Escape DC Without Leaving Town By Visiting These 8 Places

You could use a break.

Once in a while, a quick escape from the norm is necessary. Take into consideration the year we’re all having -- one which can only be described time and time again as “unprecedented,” and the desire to escape only grows. Despite travel not being an option for many right now, there are still ways to get that quick but oh-so-sweet break from reality right now, without even leaving the DMV. With that in mind, we pulled together a list of our favorite places for escapism -- from secret gardens to spooky spaces -- that are all right here in DC (or extremely close by).

Alexandria, Virginia
Take a short drive into Old Town Alexandria in neighboring Virginia and you’ll feel as if you have been transported to a different time in history. Walk down rustic cobblestone streets as you check out the colonial style architecture and gas-lit lamps burning in front of Alexandria’s townhouses. Make your way down to the water by way of King Street, lined with shops and restaurants. Those planning an overnight visit during autumn might even consider a spooky ghost tour to get into the Halloween spirit.

National Mall
Located within the Enid A. Haupt Garden tucked behind the Smithsonian Castle, the Moon Gate Garden is particularly magical. Designed by architect Jean Paul Carlhian, the garden was inspired by the layout of the Temple of Heaven in Beijing, China and uses a geometrical, axial design centered on the cardinal points of the compass. During springtime, pink magnolia blooms line the way into the garden.

Spanish Steps
Spanish Steps | BeyondDC/Flickr

Pretend you’re in Rome at the Spanish Steps

There’s no better feeling than stumbling upon a place that feels like a secret, and the Spanish Steps in Kalorama are just that. Their unofficial name comes from their resemblance to the original Spanish Steps in Rome, but at a much smaller, neighborhood scale. Occupying the roadways of 22nd St. NW between S and Decatur Place, the steps are tucked between a number of gorgeous flowering trees, as well as red cedars and oaks.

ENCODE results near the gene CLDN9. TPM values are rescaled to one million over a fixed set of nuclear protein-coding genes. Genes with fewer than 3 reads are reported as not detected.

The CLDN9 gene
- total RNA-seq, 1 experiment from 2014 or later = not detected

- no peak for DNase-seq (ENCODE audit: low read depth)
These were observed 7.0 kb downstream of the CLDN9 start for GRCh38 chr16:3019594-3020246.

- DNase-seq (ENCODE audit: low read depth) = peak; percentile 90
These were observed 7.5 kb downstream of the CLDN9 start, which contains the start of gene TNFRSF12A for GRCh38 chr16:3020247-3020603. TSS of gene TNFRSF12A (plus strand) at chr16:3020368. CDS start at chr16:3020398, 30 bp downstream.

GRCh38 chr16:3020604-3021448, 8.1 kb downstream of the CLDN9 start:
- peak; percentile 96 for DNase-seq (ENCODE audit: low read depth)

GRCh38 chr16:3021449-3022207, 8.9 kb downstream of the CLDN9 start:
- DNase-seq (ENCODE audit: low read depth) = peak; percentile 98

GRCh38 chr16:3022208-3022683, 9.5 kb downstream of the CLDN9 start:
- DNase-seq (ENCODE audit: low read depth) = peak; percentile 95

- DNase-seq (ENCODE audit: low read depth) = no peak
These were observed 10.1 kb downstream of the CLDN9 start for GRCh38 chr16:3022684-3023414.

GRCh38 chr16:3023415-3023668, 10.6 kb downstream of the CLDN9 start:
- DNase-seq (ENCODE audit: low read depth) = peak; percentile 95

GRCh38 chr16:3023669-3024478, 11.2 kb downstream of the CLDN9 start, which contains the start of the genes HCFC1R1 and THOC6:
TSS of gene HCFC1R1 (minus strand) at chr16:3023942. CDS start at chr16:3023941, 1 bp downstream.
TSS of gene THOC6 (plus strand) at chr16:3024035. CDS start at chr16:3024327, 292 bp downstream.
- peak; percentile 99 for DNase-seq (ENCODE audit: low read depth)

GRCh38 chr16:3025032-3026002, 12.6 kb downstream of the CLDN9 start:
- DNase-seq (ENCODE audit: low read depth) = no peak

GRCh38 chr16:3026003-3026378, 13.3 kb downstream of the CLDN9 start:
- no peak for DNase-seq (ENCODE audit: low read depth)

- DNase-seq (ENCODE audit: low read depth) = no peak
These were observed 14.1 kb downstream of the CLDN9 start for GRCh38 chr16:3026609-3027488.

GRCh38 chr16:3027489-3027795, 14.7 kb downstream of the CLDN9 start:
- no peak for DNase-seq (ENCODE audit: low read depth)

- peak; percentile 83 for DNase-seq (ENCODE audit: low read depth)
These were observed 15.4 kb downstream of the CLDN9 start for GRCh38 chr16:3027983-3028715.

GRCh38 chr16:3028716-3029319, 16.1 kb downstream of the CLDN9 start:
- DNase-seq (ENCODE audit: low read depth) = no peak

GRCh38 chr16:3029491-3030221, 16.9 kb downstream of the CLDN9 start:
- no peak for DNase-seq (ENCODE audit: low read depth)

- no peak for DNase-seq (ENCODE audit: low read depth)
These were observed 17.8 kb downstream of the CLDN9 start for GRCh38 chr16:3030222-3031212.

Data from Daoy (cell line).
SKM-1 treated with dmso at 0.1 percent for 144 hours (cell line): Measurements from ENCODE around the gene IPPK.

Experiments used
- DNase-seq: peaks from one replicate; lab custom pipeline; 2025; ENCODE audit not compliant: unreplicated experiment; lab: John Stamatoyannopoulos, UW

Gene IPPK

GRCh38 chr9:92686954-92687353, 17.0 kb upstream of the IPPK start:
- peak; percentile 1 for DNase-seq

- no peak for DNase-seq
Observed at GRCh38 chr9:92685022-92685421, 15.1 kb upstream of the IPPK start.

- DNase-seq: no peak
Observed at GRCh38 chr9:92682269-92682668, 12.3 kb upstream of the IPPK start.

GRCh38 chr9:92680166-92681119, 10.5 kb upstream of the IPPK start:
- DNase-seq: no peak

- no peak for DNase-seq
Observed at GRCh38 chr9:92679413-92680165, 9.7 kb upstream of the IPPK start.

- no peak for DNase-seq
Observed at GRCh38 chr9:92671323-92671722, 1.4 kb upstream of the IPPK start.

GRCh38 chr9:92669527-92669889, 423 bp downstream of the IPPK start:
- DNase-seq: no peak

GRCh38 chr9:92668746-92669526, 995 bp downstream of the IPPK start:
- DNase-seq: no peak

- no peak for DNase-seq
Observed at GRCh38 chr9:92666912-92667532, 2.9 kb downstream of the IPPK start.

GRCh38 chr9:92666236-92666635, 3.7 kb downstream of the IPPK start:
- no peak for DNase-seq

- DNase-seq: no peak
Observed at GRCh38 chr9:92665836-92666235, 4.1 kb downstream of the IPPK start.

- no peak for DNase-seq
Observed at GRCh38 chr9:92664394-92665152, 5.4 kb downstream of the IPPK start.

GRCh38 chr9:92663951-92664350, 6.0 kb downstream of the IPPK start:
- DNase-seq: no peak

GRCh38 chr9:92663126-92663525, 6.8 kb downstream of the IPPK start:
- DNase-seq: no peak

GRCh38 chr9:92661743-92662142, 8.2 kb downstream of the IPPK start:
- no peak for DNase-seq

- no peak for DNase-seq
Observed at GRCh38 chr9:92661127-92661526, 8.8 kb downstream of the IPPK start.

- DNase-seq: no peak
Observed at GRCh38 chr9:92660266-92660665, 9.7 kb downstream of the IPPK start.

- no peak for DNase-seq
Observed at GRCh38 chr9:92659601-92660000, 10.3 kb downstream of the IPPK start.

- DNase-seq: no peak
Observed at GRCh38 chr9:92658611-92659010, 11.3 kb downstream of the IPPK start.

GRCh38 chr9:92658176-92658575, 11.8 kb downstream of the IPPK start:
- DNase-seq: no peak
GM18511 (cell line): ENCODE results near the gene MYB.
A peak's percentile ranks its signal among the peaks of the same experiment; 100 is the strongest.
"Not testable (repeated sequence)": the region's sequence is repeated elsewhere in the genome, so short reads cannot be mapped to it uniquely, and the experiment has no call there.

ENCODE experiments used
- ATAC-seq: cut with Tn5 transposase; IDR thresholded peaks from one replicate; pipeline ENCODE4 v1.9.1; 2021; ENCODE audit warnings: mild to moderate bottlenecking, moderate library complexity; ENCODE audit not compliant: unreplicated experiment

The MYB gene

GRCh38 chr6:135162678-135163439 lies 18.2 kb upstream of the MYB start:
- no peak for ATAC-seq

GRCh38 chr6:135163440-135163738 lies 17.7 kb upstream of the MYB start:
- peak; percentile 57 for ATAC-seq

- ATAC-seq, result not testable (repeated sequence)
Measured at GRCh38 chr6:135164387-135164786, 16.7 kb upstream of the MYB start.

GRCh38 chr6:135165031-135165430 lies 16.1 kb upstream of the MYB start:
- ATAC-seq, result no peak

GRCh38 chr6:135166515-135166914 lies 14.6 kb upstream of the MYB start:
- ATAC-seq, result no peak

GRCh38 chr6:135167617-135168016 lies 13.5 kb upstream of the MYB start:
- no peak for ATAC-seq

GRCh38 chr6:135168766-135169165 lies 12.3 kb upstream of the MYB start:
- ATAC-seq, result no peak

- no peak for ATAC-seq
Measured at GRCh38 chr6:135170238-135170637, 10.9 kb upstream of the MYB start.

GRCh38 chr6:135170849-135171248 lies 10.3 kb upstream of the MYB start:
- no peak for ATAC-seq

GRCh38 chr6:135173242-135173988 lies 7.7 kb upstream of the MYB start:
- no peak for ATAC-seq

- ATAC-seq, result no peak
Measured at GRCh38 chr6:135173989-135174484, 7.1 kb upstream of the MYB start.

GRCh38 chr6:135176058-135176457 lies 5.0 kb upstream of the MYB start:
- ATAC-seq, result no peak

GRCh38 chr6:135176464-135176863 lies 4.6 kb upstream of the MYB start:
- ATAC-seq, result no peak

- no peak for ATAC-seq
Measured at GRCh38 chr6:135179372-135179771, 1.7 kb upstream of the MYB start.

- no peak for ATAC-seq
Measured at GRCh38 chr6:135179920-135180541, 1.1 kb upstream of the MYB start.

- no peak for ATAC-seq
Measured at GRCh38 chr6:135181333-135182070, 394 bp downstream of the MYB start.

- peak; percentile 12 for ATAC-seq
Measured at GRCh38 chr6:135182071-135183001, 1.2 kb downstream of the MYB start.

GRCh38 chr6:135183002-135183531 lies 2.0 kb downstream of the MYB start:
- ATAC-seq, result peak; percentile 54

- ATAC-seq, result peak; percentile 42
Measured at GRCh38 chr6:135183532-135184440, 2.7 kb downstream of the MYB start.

Victura Park
Victura Park

Foggy Bottom
Looking for the perfect picnic spot? You’ll find it in the new Victura Park at the REACH -- a new expansion of the Kennedy Center. The pop-up wine garden is a collaboration between the culinary creative team of The Hilton Brothers and Chef Erik Bruner-Yang, and features a spacious spacious manicured lawn full of picnic and café tables, shade umbrellas, and green space upon which to enjoy a glass of wine while overlooking the Potomac.

National Bonsai Foundation
National Bonsai Foundation

We’ve all heard of (and seen photos of) the arboretum’s National Capitol Columns, which are also worth a stop when visiting the park, but the best kept secret is undoubtedly the National Bonsai & Penjing Museum. A serene space full of meticulously kept bonsai trees, the museum is the perfect place to escape for the afternoon. Make sure not to miss its crown jewel -- a Japanese white pine that has been “under training” since 1625, making it as old as the first colonial settlements in North America. (It even survived the atomic bomb at Hiroshima.)

Friends of Theodore Roosevelt Island
Friends of Theodore Roosevelt Island

Scope out wildlife on Theodore Roosevelt Island

Potomac River
Smack dab in the middle of the Potomac River lies Theodore Roosevelt Island, a piece of land that was turned from a neglected, overgrown farmland into a memorial to America’s 26th president in the 1930s. There, landscape architects created a forest designed to feel like the natural forest that once covered the island. Wander the island’s two-and-half miles of scenic trails, taking time to look out for possible wildlife sightings of birds such as woodpeckers, herons, and ducks.

If you’ve ever shopped around Georgetown, you’ll probably get the idea that the area has its fair share of history. In fact, it was established back in 1751 and the Old Stone House on M Street is believed to be the oldest surviving building in the entire city. The grounds of this ancient house are believed to have been used as a kitchen garden, and now, managed by the National Park Service, features beautiful fruit trees and flowering plants. It’s a scenic stop that only becomes more vibrant once autumn rolls around.

Hook Hall
Hook Hall

Park View
Missed that Hawaiian vacation this summer? Stop into the newly reinvented backyard at Hook Hall, now dubbed The Oasis. It’s grassy astroturf flooring and abundance of plants make for some major tropical getaway vibes, and private cabanas with fans are available to rent for up to six diners. Take a seat in one of their hanging chairs or on an Oktoberfest-style benches while you sip on a frozen margarita or perhaps a guava gin rickey.

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Austa Somvichian-Clausen is a freelance food and travel writer, as well as a staff writer for The Hill where she covers the topics of diversity and equality. She now lives in Brooklyn with her girlfriend and two fur babies, but called DC home for many years -- attending American University and then working for National Geographic. Follow her on Instagram.